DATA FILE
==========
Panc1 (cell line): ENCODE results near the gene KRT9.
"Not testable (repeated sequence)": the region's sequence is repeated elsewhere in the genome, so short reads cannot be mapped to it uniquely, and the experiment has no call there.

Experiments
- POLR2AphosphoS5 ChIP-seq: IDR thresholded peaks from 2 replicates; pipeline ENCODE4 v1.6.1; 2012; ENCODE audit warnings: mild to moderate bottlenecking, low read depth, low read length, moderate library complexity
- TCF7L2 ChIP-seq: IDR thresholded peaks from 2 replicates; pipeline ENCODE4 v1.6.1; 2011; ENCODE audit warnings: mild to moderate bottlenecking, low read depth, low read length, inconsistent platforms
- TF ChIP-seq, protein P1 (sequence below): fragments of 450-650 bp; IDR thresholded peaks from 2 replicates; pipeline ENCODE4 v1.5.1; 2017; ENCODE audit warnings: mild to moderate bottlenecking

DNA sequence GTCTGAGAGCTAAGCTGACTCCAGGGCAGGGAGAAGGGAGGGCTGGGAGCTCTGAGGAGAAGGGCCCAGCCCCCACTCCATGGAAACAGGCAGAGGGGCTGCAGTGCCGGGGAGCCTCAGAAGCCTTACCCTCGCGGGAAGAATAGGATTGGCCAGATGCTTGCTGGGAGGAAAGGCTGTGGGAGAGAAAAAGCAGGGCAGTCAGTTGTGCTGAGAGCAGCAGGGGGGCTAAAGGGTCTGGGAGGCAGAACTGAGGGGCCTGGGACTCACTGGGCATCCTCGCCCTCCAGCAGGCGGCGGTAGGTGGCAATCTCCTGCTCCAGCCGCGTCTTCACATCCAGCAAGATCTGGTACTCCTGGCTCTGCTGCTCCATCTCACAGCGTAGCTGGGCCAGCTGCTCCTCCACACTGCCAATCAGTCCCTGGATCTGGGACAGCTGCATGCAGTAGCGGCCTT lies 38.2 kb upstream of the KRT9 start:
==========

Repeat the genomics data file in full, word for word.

Panc1 (cell line): ENCODE results near the gene KRT9.
"Not testable (repeated sequence)": the region's sequence is repeated elsewhere in the genome, so short reads cannot be mapped to it uniquely, and the experiment has no call there.

Experiments
- POLR2AphosphoS5 ChIP-seq: IDR thresholded peaks from 2 replicates; pipeline ENCODE4 v1.6.1; 2012; ENCODE audit warnings: mild to moderate bottlenecking, low read depth, low read length, moderate library complexity
- TCF7L2 ChIP-seq: IDR thresholded peaks from 2 replicates; pipeline ENCODE4 v1.6.1; 2011; ENCODE audit warnings: mild to moderate bottlenecking, low read depth, low read length, inconsistent platforms
- TF ChIP-seq, protein P1 (sequence below): fragments of 450-650 bp; IDR thresholded peaks from 2 replicates; pipeline ENCODE4 v1.5.1; 2017; ENCODE audit warnings: mild to moderate bottlenecking

DNA sequence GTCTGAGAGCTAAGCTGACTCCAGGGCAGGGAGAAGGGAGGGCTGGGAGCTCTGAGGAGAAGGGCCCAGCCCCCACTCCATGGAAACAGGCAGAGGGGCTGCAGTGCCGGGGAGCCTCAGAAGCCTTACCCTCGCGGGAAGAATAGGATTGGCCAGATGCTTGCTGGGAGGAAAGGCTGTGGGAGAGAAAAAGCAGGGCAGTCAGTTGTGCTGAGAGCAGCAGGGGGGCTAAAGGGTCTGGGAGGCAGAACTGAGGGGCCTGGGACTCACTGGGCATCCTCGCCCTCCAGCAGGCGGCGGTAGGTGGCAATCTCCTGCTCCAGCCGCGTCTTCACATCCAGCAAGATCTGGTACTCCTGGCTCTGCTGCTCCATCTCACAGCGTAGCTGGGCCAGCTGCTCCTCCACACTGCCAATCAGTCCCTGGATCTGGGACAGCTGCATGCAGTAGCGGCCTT lies 38.2 kb upstream of the KRT9 start: